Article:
like measles, and do not maintaia Many years ago, I endeavoured their circular figure, and spheroidal to solve the problem by saying thaif form; but run one into another and In a healthy person, inhabiting a become flat; and when the pustules clean place, breatbing a salubrious are in any measure distinct, their air, and living temperately, a train bases are poi bounded as in the forof salutary processes are going for mer case, by an inflamed margin ; ward in his system ; digestion is well while the skin that is free from pusperformed, the chyle is proper; tules is pale and flabby. The matblood made from that chyle is per- ter in these vesicles is a whitish, or fect, and the secretions and excre- brownish sapies, and the accompanytions natural and regular.

ing fever is typhoid, while the conShould a simple wound be inflicte comitant inflammation is of the eryed, with a clean instrument, on such sipelatous species, or that sort which a person, the inflammation thence shows a disposition to spread, or raarising, would be regular in all its ther, no disposition to set bounds to stages; the pus formed, would be re- itself, as is the distinct small pox. plete with white globules, and per. At this period, should the depressfectly sweet, being as void of smell as ing effects of fear unfortunately the blood : the subsequent granula- concur, the edges of the eruptions tions, a consequent effect of the will soon show ibat they are too same cause, would be florid and firm, weak to resist the encroaching evil, and a perfect restoration of the and will all run into one shocking wounded part would soon follow. If sore. Now instead of yellow mat. such a person should be inoculated ter, or pos, ichor only is produced. with matter from the most confluent Soon after, purple spots appear, pro case, his pustules shall nevertheless fuse hæmorrhages of thin corrupt be distinct ; the basis of each encir- blood pass off by the several outlets cled by a border of crimson ; the io- of the body, and the sufferer sinks termediate spaces will approach the under his weight of misery.

lo such cases the violence of the The celebrated John HUNTER tried disease is not occasioned by the this experiment till he was tired, on dogs greater " malignity” of the variolous + Practical obserrations on Kine Pock, virus used in the inoculation ; but it 119.

is owing lo some cause which de

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BENJAMIN WATERHOUSE.

presses too far the “ VIRES NATURE directions for conducting this highly MEDICATRICES ;” and so the potentia important practice; and a Bill was nociva prevail. Hence the imper- brought in for that purpose, and passfect inflammation, and imperfect sup- ed two readings; but left among a puration; hence the symptoms of ap- heap of neglected business. proaching dissolution, indicated by To carry this PRESERVATIVE against the incapacity of each pustule to con- the greatest plague that ever ipflictfive its own matter which appears ed mankind, into full effect, it is confluent throughout the skin. needful that the matter should ema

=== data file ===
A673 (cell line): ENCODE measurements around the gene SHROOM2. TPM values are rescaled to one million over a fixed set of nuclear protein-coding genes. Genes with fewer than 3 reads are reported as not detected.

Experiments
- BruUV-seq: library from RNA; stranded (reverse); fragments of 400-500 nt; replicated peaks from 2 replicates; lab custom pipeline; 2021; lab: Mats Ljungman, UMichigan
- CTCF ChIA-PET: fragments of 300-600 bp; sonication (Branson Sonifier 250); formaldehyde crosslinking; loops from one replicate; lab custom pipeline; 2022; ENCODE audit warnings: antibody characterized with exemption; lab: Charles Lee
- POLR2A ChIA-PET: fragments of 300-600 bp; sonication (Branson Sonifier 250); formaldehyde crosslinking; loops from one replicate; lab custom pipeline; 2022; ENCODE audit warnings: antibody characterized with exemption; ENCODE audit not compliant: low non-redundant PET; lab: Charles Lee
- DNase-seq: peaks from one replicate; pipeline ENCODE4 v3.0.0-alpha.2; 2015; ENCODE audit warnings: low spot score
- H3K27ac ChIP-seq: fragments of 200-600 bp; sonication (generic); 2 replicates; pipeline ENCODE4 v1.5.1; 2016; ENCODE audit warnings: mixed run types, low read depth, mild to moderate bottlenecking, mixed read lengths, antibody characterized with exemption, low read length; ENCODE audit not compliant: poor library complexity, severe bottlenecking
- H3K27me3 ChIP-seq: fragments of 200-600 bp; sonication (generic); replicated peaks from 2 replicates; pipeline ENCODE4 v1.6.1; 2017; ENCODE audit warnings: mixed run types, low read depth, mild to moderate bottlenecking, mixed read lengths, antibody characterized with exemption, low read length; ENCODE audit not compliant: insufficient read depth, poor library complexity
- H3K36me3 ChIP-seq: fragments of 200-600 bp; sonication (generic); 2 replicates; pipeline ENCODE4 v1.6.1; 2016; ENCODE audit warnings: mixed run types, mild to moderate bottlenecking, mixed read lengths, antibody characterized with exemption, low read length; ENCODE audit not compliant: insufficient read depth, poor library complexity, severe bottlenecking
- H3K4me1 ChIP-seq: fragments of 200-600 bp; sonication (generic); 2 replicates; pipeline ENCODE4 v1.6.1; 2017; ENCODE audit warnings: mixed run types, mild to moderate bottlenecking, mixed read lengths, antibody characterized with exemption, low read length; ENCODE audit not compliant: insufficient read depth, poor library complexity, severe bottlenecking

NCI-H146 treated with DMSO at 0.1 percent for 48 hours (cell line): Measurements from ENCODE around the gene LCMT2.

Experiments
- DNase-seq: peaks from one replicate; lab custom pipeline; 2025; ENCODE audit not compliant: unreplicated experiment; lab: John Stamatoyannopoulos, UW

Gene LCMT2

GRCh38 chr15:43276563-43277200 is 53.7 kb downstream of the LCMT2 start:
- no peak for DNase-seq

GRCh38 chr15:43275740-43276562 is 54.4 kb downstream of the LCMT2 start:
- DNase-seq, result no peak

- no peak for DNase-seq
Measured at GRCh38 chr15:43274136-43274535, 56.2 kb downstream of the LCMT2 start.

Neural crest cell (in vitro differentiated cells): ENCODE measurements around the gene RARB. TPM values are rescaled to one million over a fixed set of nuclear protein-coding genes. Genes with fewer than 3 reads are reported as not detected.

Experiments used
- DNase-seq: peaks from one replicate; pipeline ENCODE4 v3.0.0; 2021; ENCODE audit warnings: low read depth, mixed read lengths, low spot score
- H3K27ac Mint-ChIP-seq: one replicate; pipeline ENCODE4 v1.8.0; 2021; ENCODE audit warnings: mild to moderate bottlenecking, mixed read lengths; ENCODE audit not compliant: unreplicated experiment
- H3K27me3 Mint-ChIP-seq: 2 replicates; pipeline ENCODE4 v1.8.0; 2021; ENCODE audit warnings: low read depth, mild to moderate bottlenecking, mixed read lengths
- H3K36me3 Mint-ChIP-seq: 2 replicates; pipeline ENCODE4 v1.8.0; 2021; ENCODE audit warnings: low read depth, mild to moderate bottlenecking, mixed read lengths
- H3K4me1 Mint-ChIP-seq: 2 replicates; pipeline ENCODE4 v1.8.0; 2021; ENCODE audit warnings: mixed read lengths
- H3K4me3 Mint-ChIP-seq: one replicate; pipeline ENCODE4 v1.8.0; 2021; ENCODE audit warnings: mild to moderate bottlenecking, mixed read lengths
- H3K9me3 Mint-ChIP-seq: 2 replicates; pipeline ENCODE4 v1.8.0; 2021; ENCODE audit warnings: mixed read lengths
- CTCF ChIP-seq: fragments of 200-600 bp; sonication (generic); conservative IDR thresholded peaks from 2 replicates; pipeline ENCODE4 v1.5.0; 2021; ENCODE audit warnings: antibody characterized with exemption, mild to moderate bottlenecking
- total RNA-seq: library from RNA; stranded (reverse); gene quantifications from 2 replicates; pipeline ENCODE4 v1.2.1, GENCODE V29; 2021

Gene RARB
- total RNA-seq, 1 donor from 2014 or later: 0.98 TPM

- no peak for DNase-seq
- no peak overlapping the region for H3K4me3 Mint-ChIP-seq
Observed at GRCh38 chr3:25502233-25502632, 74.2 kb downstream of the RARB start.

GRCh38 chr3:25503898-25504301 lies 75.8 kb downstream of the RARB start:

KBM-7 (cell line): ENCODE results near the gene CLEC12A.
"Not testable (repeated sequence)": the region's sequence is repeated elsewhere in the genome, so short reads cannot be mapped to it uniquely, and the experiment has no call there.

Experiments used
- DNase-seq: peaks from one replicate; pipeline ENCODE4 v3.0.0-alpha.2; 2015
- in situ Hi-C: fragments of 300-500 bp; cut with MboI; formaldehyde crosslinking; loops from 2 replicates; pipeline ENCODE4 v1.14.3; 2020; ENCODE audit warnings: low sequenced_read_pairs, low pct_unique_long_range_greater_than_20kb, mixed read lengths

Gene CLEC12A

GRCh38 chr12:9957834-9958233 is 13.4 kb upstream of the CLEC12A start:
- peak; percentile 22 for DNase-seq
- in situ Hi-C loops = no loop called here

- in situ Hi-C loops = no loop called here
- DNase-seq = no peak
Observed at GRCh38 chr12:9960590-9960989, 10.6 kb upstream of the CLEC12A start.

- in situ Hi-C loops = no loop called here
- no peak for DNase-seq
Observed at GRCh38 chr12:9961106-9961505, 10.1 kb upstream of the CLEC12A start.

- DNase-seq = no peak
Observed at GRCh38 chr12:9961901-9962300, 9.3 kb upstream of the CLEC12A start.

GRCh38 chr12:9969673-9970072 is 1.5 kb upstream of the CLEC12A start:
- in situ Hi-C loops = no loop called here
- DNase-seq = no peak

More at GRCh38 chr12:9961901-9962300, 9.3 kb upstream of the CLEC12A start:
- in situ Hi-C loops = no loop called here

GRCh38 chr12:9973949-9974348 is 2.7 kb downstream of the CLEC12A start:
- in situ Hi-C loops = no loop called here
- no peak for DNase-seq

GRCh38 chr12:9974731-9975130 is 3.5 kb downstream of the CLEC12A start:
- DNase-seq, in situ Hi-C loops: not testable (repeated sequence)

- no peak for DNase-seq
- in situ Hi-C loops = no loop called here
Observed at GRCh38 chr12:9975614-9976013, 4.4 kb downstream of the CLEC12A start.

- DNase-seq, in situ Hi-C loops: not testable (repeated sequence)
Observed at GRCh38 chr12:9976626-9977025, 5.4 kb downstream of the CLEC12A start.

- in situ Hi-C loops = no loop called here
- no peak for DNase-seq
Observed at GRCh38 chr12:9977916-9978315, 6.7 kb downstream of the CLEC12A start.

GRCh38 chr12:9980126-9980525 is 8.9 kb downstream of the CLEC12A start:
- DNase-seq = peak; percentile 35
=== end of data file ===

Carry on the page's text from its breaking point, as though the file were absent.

From the preceding narrative it nate from ONE RESPONSIBLE ESTABappears, that the anomalous appear. LISHMENT ; and not from twenty-four ances in small pox and kine pock as has been suggested. were detailed, and cautionary advice given, as far back as 1802, Cambridge, June 14th, 1826. but neglected. Now indeed the collective symptoms come before the

DR DANA'S CHYMISTRY. public as a new and strange distem.

This is an epitome of chymical philosoper, breaking in upon the regularity phy, or an extended syllabus of the auof the order of Exanthemata, filling thor's lectures on that subject, in the the public mind with apprehension medical department of Dartmouth Coland anxiety; while the difficulty is with erring man, and not in unerring

lege. The most prominent trait in the Nature, who dever creates a new dis. character of the work, is its complete ease without an adequate and steady

adaptedness to the situation of students

attending lectures, and to all who desire cause. I found but one person disposed

a general acquaintance with the philosoto devote undivided attention to the pyh of the science, without the embarnew inoculation ; and to him. I gave rassments of technicalities, idle speculaall the aid in my power; and have tions, and useless minutiæ. We are senever reflected upon it with satisfac-sible of no good reason why the scanty time faction ; because his benevolence that is required of students to be devoted was commensurate with his industry to medical education, should be at all and judgment. Among the vast num encroached upon by an examination of ber he has vaccinated, and the ma mere matters of opinion and unsettled ny whom he has tested with small points. These, we conceive, should not pox, we hear nothing of VARIOLOID.